"Photographer Bill Rouda spent nine years snapping pictures of lower Broadway, and in the process managed to capture the street as it transformed from seedy district to tourist attraction... Rouda wove himself into the very fabric of life on lower Broadway, became a fly on the wall in his quest to give us a glimpse of the street, warts and all, as it looked through the lens of his camera. "
- Todd Sterling, Country Review  

" "Nashville's Lower Broad: The Street That Music Made" tells the story of that part of Music City and the artists that performed there, from Hank Williams and Willie Nelson to BR549, Greg Garing and blues singer Celinda Pink."
- Phyllis Stark, Billboard Magazine

"Photographer Bill Rouda introduces readers to the street's haunts and habitues through the 90 black-and-white images in "Nashville's Lower Broad: The Street That Music Made"."
- Ron Berthel, Associated Press Writer  

"This volume presents b&w photographs of 1990s musical life on Lower Broad by documentary art photographer Rouda, along with an introductory essay by David Eason."
- Book News, Inc.  

"Country music played hide and seek with Bill Rouda... It ducked in and out of clubs like Tootsie's Orchid Lounge and Robert's Western World, and Rouda, Nikons and a Leica around his neck during the mid-1990s, went searching."
- Paul Clark, Asheville Citizen Times  

"Rouda's book brings to life the Lower Broadway community in a visually arresting manner. It contains more than 90 photos and isn't just focused on musicians, though several of them are featured. It also captures the faces and expressions of people roaming the street, drunks, audience members, foreign visitors and many others soaking up the ambience and enjoying the music."
- Ron Wynn, The Nashville City Paper  

"Nashville's Lower Broad, a book that captures Broadway in transition and documents the bands, songwriters and characters that were filling its bars in the meantime.
Rouda's photographs, many of which are shot with available light, have a gauzy, three-beer-buzz feel that's appropriate given the disheveled yet high-spirited nature of his subject matter. "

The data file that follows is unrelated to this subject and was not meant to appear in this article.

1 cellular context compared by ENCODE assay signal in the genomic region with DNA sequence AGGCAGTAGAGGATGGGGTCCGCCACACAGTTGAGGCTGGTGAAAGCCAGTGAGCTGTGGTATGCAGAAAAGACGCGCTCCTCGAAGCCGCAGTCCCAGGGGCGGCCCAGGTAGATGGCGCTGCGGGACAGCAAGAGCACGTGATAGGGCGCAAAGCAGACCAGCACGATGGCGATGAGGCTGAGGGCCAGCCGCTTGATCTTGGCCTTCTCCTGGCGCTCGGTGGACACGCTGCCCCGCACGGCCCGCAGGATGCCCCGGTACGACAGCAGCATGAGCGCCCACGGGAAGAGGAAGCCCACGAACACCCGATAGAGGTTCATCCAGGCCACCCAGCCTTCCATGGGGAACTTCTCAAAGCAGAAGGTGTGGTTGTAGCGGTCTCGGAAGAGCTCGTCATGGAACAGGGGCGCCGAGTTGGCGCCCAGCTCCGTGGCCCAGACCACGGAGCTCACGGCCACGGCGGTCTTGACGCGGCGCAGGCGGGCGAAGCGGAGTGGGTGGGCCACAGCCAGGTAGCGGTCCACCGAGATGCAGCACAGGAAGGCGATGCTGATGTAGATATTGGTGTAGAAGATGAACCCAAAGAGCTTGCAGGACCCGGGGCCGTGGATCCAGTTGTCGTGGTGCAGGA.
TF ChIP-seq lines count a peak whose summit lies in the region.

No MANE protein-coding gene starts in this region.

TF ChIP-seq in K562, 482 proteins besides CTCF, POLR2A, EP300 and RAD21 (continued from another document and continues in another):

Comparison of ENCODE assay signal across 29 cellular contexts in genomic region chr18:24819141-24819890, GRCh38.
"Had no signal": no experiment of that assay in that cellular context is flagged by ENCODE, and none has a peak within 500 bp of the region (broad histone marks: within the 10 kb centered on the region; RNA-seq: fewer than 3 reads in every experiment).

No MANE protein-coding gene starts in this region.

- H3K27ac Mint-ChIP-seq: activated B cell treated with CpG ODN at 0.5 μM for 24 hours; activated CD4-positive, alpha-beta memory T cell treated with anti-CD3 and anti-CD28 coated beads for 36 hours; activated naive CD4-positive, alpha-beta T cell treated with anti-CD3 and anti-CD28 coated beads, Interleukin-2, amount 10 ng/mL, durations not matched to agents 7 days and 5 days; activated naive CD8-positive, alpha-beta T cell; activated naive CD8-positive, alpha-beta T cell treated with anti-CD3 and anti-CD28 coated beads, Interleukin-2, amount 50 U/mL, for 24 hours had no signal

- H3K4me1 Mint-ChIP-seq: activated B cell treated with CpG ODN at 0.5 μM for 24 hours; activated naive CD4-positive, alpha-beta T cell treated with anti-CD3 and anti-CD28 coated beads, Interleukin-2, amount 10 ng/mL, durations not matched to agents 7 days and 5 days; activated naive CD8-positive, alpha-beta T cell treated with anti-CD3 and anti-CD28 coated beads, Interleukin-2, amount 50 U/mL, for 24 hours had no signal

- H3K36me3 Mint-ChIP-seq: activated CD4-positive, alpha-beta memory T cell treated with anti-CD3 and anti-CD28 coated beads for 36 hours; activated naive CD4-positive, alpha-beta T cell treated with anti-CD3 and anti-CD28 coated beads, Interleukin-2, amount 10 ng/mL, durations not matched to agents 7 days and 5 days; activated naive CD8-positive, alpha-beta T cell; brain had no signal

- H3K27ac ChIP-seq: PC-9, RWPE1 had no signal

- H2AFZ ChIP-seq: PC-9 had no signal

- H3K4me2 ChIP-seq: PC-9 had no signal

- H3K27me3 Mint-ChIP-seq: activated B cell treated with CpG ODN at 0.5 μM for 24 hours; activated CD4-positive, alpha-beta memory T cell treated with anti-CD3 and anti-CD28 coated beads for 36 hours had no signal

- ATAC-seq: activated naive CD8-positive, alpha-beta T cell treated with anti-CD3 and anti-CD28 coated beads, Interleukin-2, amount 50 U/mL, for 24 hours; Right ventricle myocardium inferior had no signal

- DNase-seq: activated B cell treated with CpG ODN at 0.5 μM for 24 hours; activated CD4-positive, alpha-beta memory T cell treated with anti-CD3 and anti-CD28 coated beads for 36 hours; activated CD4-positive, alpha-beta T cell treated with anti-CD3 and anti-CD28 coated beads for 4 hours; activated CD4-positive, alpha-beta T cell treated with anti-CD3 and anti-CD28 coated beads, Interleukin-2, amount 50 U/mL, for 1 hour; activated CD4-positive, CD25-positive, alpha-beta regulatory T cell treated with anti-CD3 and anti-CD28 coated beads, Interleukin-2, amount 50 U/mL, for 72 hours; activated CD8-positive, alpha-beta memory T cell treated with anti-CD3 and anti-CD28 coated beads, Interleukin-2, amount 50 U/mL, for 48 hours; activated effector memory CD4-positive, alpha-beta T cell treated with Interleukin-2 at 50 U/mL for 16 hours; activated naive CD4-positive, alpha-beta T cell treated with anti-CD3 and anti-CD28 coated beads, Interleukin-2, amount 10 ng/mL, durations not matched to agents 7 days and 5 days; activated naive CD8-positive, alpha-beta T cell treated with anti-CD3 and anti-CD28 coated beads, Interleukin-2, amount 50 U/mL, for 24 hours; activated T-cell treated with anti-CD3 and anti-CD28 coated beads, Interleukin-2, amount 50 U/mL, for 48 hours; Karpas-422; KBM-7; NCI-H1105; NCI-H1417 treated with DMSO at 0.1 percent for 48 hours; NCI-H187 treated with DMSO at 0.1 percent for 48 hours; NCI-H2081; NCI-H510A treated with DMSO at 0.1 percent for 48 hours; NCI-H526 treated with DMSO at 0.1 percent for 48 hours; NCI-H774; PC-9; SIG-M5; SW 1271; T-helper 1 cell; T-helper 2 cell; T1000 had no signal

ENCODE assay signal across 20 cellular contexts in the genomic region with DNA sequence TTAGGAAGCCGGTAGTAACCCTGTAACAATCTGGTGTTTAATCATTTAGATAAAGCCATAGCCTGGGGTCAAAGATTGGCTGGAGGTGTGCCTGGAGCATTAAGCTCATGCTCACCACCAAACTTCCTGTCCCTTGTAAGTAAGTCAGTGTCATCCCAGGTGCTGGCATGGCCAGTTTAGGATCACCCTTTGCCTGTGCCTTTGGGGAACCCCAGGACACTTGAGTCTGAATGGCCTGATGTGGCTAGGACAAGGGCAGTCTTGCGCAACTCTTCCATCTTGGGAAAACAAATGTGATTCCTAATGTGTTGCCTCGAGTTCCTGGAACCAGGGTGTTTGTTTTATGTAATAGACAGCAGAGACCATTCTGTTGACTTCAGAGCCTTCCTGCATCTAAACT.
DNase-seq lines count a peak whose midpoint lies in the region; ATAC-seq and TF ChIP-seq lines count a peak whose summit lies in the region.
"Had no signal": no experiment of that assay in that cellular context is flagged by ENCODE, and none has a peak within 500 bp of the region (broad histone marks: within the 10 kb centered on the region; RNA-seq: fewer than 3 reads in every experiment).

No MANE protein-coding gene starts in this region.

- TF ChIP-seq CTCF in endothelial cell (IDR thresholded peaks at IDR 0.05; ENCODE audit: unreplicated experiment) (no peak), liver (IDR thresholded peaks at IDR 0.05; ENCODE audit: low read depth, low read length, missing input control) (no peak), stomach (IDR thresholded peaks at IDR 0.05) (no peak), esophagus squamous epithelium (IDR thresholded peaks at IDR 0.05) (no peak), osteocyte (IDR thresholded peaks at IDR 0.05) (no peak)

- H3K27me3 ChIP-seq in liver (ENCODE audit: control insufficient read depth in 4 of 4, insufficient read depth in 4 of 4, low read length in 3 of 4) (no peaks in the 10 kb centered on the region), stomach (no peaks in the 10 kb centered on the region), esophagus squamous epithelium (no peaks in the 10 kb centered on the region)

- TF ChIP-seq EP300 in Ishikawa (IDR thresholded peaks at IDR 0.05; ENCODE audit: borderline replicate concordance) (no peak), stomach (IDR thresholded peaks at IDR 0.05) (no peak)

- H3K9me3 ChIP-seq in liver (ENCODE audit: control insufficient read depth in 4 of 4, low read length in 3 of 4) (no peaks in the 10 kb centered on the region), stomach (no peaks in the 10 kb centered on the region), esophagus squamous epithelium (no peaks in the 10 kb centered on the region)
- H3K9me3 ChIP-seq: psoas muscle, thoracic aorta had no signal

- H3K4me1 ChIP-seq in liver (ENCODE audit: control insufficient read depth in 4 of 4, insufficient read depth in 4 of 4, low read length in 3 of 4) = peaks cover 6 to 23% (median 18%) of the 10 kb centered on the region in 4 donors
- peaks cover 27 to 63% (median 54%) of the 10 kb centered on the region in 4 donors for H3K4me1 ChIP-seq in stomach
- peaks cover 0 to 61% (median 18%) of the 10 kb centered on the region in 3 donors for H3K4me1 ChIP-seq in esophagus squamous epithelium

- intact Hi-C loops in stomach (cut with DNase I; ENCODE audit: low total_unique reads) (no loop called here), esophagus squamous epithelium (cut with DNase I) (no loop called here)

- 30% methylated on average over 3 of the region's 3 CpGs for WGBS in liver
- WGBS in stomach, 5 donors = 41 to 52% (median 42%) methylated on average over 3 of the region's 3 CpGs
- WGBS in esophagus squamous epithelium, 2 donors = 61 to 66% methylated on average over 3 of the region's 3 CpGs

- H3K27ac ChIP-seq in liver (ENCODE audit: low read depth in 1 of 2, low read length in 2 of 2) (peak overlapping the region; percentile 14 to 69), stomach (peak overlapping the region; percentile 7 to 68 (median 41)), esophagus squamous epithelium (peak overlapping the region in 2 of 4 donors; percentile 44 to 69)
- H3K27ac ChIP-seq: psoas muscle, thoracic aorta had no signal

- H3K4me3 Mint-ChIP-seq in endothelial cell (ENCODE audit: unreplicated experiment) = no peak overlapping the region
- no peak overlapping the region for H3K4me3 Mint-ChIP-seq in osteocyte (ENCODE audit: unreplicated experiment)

- Paul V. Griffith, The Nashville Scene  

*Starred Review*   "Until the Grand Ole Opry moved out of neighboring Ryman Auditorium, the 400 block of Broadway Avenue in downtown Nashville was the launching pad for country-music stars. When photographer Rouda became a denizen in the mid-1990s, the street had known hard times but was on the way back up. A revivified Tootsie's Orchid Lounge and the clothing-store-turned-honky-tonk Robert's Western World each had a smokin' house band. Across the street, the Turf and the Music City Lounge kept the faith with humbler talent. Rouda made friends with street regulars and bar staff and took a lot of pictures. Black-and-white and slightly, artfully soft-focused, they depict a gritty place, where whiskery "Blue-Eyed John" drains a pint in front of the Turf in broad daylight and bar proprietor Miss Pat posts etiquette instructions over the urinal that conclude, "Do not tear this sign off wall or I will kill you." Young band members and patrons are rawboned. Older folk are as weather-beaten as the buildings. Everyone looks working-class, which, according to a musician David Eason quotes in the sterling introduction, is essential to country music. In 1998 a tornado took out the Turf and the Music City. By then the hot bands had split or split up. Rouda recorded those developments, too, for this outstanding photo-essay and fine work of Americana. Ray Olson"
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